Unfreezing Arab history

Published: October 22, 2011
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The writer is professor of political science at LUMS 
rasul.rais@tribune.com.pk

The writer is professor of political science at LUMS rasul.rais@tribune.com.pk

The gory death of Libya’s strongman Colonel Muammar Qaddafi at the hands of young fighters of half of the age of his 42-year long rule confirms the high hopes of the Arab Spring — the history of the region is unfreezing. I wish to push the time-centred view of history on the side and think of modern-day history as a growth of freedoms, civil liberties and people having rights to determine their individual and collective choices. While most of the modern world, even the post-colonial societies, capitalised on ‘peoples awakening’ to shape a new social and political order reflecting modernist notions of liberty, representative government and political authority under law, the opposite was true in the Middle East.

The younger officers in the armies plotted coups against monarchies in Egypt, Syria, Iraq, Tunisia and, much later, in Libya. They rode to power on popular nationalist sentiment, revived and reformed societies and brought about social and economic change. Everything the new rulers then, rhetorically promised, struck a popular note among the Arab populations yearning for a better life and future.

Revolution was the key slogan in toppling the old political order at the apex of which ruled the monarchs. The new rulers, mostly from middle-classes, angered by the establishment of the state of Israel with the support of western powers, effectively used popular Arab frustration to seek legitimacy of their rule as they presented themselves as confrontationist with Israel, the West and their regional allies. For this, they aligned with the former Soviet Union that was more than willing to sell weapons for Arab cash.

Domestically, they turned authoritarian and oppressed and brutally crushed every sign of effective opposition to their rule. The regimes such rulers cultivated over time were as personalised as the old monarchies, but far harsher, violent and intolerant than any regimes at any other times. They rejected liberalism and its values, denying their peoples and societies freedoms that we in a dysfunctional democracy like Pakistan take for granted.

All such rulers from Saddam Hussein, Hosni Mubarak, Zine el Abidine Ben Ali to the latest ‘revolutionary’ who bit the dust, Col Muammar Qaddafi, suffocated their societies by sapping their creative energies and stunting the growth of their talents. This is exactly what Basharal Assad, his father and Ali Abdullah Saleh have done to their countries. For about half a century, a critical period of modernisation in the last century, they reduced their peoples to subjects. They sought loyalty, conformity to their politics and unqualified obedience to their rule and obtained this through selective patronage and suppression.

The wave of the Arab Spring is a new revolutionary spirit,seeking justice, equality, freedom and the right to govern — the core values of modern, open politics. It is a spring of hope among peoples conquered and humiliated by native ruling cliques. The awakening among Arabs carries with it a strong message for rulers still holding on to old order and not wanting to change; it is a New Age and these are new generations of Arabs who are willing to pay any price.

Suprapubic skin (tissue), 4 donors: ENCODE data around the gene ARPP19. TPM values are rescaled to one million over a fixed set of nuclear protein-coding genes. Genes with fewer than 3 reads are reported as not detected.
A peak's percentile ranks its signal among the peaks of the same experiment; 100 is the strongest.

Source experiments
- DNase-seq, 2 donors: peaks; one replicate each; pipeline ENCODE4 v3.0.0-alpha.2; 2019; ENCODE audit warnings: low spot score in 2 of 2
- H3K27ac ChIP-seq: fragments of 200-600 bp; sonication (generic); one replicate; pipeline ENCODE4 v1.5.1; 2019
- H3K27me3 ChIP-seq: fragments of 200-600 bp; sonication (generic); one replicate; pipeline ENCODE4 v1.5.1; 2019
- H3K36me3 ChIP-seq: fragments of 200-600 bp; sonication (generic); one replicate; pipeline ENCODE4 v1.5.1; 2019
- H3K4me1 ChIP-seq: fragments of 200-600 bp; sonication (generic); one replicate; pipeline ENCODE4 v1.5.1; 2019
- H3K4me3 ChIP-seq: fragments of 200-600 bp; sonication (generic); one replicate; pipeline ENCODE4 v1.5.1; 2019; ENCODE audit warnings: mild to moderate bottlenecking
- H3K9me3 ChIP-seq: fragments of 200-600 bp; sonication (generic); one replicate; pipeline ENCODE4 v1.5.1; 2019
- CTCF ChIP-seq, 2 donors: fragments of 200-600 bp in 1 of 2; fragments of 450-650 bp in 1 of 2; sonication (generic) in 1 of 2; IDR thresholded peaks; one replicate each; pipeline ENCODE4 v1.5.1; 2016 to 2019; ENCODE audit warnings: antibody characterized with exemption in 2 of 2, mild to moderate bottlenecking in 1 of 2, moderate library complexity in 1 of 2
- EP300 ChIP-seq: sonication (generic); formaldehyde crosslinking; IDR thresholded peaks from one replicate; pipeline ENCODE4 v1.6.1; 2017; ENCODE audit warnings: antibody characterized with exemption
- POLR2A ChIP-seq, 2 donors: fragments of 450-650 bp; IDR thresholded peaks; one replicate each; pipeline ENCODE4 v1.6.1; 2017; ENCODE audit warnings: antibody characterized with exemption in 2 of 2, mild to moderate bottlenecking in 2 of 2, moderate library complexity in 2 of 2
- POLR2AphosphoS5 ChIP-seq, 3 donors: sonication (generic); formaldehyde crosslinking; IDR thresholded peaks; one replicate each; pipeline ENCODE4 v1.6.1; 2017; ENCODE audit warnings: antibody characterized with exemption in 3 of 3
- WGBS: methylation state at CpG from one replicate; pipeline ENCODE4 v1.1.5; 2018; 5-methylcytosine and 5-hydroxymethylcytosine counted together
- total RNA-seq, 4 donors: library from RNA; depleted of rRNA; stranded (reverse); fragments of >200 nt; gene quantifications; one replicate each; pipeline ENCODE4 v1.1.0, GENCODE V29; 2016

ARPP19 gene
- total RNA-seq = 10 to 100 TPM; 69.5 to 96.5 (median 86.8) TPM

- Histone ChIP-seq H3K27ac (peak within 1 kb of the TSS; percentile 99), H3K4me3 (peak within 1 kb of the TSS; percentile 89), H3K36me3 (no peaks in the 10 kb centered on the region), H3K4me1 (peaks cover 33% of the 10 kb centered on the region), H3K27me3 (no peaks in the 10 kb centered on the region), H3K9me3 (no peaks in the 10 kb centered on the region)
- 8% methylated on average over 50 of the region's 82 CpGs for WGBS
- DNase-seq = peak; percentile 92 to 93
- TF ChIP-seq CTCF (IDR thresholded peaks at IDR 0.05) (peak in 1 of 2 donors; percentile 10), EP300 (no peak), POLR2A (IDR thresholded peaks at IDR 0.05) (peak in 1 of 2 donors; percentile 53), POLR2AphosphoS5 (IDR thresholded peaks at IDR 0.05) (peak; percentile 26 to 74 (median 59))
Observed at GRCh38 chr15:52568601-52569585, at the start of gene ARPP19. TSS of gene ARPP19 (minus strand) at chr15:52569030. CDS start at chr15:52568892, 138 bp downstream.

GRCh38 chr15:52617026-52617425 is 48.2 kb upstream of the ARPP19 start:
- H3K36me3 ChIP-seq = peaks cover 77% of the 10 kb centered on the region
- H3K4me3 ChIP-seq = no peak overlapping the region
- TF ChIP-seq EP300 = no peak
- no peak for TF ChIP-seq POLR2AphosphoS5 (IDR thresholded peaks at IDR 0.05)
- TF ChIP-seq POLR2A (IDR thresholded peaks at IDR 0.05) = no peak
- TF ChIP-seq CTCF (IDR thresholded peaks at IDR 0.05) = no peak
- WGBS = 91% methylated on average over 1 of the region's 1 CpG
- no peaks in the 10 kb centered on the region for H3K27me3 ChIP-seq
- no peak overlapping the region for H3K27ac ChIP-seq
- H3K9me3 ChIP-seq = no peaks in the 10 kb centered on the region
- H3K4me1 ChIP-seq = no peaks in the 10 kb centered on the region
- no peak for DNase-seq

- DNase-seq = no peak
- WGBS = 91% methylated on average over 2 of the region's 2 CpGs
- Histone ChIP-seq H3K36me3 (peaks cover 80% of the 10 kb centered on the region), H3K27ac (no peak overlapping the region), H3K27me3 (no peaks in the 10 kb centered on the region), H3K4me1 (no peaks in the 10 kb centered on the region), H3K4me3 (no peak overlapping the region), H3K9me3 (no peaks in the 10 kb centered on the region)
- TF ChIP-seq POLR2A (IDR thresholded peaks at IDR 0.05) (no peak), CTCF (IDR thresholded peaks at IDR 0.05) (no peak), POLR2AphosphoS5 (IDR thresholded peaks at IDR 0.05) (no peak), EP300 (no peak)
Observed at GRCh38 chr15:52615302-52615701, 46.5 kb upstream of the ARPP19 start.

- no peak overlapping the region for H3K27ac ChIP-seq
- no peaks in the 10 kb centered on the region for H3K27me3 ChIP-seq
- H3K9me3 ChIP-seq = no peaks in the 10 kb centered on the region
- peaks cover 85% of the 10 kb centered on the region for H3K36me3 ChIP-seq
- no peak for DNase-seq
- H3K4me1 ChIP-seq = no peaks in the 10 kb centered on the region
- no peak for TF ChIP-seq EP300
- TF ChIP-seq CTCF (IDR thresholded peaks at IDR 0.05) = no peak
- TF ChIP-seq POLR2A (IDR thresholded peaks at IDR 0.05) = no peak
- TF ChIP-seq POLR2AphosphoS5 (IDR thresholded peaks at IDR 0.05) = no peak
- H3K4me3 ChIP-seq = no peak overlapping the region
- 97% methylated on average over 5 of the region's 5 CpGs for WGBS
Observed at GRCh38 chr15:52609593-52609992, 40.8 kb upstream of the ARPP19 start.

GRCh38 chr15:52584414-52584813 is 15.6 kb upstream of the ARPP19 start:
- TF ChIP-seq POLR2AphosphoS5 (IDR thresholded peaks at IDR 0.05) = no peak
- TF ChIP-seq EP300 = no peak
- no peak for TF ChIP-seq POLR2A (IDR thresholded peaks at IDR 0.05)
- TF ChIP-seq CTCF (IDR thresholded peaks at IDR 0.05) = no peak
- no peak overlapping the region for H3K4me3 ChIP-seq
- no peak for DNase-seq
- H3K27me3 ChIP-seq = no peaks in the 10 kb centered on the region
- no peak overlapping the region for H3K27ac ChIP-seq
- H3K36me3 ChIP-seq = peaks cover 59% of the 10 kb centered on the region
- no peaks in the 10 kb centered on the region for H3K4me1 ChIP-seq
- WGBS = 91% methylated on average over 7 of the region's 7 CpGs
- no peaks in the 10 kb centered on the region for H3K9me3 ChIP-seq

Rebuilding after a half a century of despotism is not going to be easy as the dictators have left behind social rubble, political mess, fragmented societies and states empty of souls. The success of new revolutionaries will depend on their commitment to the values that inspired them to pull down the dictators — freedom, justice and reconciliation.

Published in The Express Tribune, October 23rd, 2011. 

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Reader Comments (12)

  • Max
    Oct 23, 2011 - 12:11AM

    Yes these pan-Arabists played the nationalistic, anti-colonial or anti-west tunes to capture power. Once there they became what their predecessors were and that is the tragedy of the Third World in particular of the so-called Islamist world.
    I don’t see this as some kind of perestroika but a mere a change of guards.

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  • usman
    Oct 23, 2011 - 12:48AM

    The Ottoman experience made the Arab Autocrats anti-religion and rhetoric against Israel provided them legitimacy to rule so long. Any islamic resurgence was crushed at home but allowed to vent its spleen in Palestine, Afganistan and Pakistan. The stifling of Islamist resurgence was good but styming liberalisma and pluralism was bad. The venom of Islamism has made the Arab youth disenchanted with Al-Qaeda and current spring is against local dictators and luckily not anti-West. West, read USA, should be careful that its too much envolvement will allow the latent Islamist to use it as a grist to their venomous mills.

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  • Talha
    Oct 23, 2011 - 2:21AM

    Let me say this loud and clear, things will only get worse for these countries.

    Violence, brutality, vengeance and tyranny is the only thing known to the people of our torrid regions.

    History supports this fact.

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  • Sajid
    Oct 23, 2011 - 3:20AM

    I feel like we in Pakistan are moving in the opposite direction of the “Arab Spring”. A Pakistani Fall (pun not intended but works, nevertheless). The popular public discourse in Pakistan is anything but awakening. The public discourse revolves around shallow rhetoric and here too such rhetoric strikes popular notes. Progressive and modern values are becoming rapidly and unconsciously un-Islamic if not contra-Islamic in public sphere. Justice, equality, freedom and governance are sought after in a very self-centered way instead of a “for all” way.

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  • The truth
    Oct 23, 2011 - 10:22AM

    I don’t know why some people can’t understand the facts. How Qaddafi was killed? Do you know the ground realities? Basically he was called upon/ invited for signing an agreement to stop resistance and leave the country by NATO…..the day he accept….he came for negotiation and agreement……he signed the agreement and was insure to leave the country……it the same time the NATO hit/bomb his convoy and after identifying that he is still alive and injured…the NATO has given the information about his place to the rebels……. And was captured by the rebels and was killed. Remember it’s the same thing/situation again like Karbala……with Hazrat Imam Hussain….the history repeat its self in a new way…..and after decades….you will see that the same rebels will be crying and beating them self for their fathers and brother deeds. Further what was he or whatever he did as Human and specially Muslim…….Islam doesn’t not allowed any to act and kill someone in this stupid way. Remember my word…..the day will come that you or your children’s will be crying for their honor, integrity, prosperity and leader of the past.